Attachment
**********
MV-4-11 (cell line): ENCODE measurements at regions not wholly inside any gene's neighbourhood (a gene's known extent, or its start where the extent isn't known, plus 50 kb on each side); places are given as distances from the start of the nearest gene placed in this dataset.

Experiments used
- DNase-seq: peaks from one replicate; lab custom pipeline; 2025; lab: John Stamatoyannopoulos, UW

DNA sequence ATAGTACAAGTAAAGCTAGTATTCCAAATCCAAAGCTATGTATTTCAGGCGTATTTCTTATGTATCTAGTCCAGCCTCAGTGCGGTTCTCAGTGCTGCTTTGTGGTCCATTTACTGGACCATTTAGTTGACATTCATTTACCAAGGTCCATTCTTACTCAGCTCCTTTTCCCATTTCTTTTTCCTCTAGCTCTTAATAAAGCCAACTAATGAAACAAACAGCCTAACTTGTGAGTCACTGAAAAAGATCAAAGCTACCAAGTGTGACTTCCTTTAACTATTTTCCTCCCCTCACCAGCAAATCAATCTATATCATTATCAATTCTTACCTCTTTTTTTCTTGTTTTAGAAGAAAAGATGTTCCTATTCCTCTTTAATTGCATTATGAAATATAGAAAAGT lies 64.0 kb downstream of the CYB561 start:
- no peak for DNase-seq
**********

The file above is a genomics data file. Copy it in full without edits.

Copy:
MV-4-11 (cell line): ENCODE measurements at regions not wholly inside any gene's neighbourhood (a gene's known extent, or its start where the extent isn't known, plus 50 kb on each side); places are given as distances from the start of the nearest gene placed in this dataset.

Experiments used
- DNase-seq: peaks from one replicate; lab custom pipeline; 2025; lab: John Stamatoyannopoulos, UW

DNA sequence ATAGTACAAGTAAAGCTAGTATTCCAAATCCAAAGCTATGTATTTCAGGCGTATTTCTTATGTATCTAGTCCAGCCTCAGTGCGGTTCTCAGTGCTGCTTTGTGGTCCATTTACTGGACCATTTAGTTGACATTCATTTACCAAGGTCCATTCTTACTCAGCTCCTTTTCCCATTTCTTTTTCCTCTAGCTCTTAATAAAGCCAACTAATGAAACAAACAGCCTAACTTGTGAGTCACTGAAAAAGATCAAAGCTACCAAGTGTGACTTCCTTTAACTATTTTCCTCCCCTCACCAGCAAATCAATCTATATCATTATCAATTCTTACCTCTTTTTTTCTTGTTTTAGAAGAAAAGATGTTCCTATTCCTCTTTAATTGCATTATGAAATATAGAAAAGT lies 64.0 kb downstream of the CYB561 start:
- no peak for DNase-seq